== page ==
Corn snakes are one of the most popular pets in the world and for good reason! They’re relatively small easy to care for and docile creatures that make great pets for first-time snake owners.
The answer to this question depends on a few factors including the breeder the type of corn snake and the time of year.
On average most corn snakes are between 6 and 18 months old when they’re sold.
However it’s not uncommon for corn snakes to be sold as young as 3 months old or as old as 24 months old.
The type of corn snake also plays a role in how old they are when they’re sold.
Wild-caught corn snakes are typically older than captive-bred corn snakes as they’re usually captured at around 1-2 years old.
Finally the time of year also plays a role in the age of corn snakes when they’re sold.
Corn snakes born in the spring are typically the youngest snakes available for purchase as they haven’t had as much time to grow.
Corn snakes born in the fall are usually the oldest as they’ve had a whole year to grow.
So when it comes to buying a corn snake the age of the snake is just one of many factors to consider.
If you have your heart set on a particular age be sure to ask the breeder or retailer what the age range is for the corn snakes they have available.
Now that you know a little bit more about the age of corn snakes when they’re sold let’s take a look at some of the things you need to know to properly care for your new pet.
Caring For Your Corn Snake
Now that you’ve brought your new corn snake home it’s time to start thinking about how to care for them.
First and foremost you need to provide them with a proper enclosure.
A good rule of thumb is to provide them with an enclosure that’s at least twice as long as they are and at least as wide as their body.
When it comes to substrate there are a variety of options available.
The most popular substrates for corn snakes are aspen shavings Cypress mulch and paper towel.
As for food corn snakes typically eat mice or rats.
The size of the prey will depend on the size of your corn snake.
For example a baby corn snake will need to eat pinky mice while an adult corn snake will need to eat adult mice or rats.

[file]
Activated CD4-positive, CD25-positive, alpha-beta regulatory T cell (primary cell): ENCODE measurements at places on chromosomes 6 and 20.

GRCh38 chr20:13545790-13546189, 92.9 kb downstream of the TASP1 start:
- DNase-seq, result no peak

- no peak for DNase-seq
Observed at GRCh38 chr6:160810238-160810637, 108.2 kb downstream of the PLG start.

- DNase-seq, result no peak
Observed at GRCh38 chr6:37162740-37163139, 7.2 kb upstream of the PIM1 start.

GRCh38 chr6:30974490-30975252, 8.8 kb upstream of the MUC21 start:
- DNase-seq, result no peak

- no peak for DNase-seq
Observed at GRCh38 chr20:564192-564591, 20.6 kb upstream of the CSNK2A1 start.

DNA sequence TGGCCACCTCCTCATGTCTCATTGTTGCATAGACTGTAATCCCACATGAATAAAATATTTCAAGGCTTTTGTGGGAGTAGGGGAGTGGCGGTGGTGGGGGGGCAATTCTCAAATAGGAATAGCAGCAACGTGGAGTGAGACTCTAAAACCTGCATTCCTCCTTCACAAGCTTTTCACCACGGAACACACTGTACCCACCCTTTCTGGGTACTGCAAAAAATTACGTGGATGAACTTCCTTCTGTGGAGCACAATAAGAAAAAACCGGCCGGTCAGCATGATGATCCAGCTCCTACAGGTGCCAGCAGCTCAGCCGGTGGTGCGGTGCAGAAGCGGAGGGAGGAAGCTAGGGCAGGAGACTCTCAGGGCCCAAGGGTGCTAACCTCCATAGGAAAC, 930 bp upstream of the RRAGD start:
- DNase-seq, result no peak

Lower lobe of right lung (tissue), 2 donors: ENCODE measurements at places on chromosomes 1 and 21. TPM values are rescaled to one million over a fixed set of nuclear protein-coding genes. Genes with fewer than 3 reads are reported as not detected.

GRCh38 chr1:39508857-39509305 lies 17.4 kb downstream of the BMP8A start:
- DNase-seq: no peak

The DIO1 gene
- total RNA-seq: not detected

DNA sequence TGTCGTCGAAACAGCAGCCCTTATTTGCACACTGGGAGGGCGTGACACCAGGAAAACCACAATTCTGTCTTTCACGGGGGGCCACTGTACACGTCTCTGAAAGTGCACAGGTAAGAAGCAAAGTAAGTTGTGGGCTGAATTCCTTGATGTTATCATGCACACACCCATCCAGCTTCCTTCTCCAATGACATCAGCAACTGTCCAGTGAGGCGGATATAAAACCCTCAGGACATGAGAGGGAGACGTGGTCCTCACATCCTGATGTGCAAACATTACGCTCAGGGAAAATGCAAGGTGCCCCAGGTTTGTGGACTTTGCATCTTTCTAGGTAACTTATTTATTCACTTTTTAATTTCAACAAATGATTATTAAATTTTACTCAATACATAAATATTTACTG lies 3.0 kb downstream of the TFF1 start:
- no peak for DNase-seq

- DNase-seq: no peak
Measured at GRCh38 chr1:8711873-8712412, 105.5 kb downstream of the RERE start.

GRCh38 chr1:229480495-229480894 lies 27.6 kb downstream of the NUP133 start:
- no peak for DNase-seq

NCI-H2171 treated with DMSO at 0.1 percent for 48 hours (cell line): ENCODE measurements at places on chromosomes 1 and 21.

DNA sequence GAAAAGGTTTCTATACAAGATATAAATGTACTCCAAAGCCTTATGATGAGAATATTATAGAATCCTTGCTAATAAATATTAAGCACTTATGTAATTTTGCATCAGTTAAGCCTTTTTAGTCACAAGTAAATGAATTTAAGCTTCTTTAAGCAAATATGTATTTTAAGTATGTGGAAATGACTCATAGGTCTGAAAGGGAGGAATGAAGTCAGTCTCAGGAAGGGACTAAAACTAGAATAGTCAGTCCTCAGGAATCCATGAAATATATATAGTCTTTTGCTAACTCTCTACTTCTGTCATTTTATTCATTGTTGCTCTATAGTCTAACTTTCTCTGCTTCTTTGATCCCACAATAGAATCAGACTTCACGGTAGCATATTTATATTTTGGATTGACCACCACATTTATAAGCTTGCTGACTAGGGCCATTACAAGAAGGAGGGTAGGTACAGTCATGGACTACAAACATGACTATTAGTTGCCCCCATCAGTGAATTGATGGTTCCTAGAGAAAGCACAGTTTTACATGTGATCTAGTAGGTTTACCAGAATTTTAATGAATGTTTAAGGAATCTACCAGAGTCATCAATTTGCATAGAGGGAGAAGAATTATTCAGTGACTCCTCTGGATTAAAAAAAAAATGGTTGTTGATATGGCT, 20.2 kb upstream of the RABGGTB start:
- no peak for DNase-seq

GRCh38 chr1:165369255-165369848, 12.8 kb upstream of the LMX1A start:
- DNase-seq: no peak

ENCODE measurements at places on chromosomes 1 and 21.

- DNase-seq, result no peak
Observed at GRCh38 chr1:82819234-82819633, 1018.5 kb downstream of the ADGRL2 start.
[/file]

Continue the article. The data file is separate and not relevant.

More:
It’s important to note that corn snakes are typicallyfed live prey.
If you’re not comfortable with this there are a few options available such as frozen/thawed mice or rats or pre-killed mice or rats.
When it comes to water it’s important to provide your corn snake with a water bowl that’s large enough for them to soak in.
Soaking is important for corn snakes as it helps them shed their skin properly.
Finally it’s important to provide your corn snake with a hiding place.
This can be something as simple as a cardboard box with a hole cut in it or a commercially available reptile hide.
Providing your corn snake with these basic needs will help them stay healthy and happy in their new home.
Common Health Problems In Corn Snakes
Like all animals corn snakes are susceptible to a variety of health problems.
Some of the most common health problems in corn snakes include:
Mouth Rot: Mouth rot is a bacterial infection that can occur in corn snakes (and other reptiles) when their mouth is not kept clean.
Symptoms of mouth rot include mouth sores excessive drooling and difficulty eating.
If left untreated mouth rot can be fatal.
Respiratory Infections: Respiratory infections are common in corn snakes and can be caused by a variety of things such as bacteria viruses or fungi.
Symptoms of a respiratory infection include wheezing difficulty breathing and mouth sores.
If left untreated respiratory infections can be fatal.
Mites: Mites are tiny parasitic creatures that can attach themselves to corn snakes (and other reptiles).
Mites feed on the blood of their host and can cause a variety of problems such as anemia weight loss and skin irritation.
If you suspect your corn snake has any of these health problems it’s important to take them to a veterinarian as soon as possible.
Early diagnosis and treatment is essential for the health of your corn snake.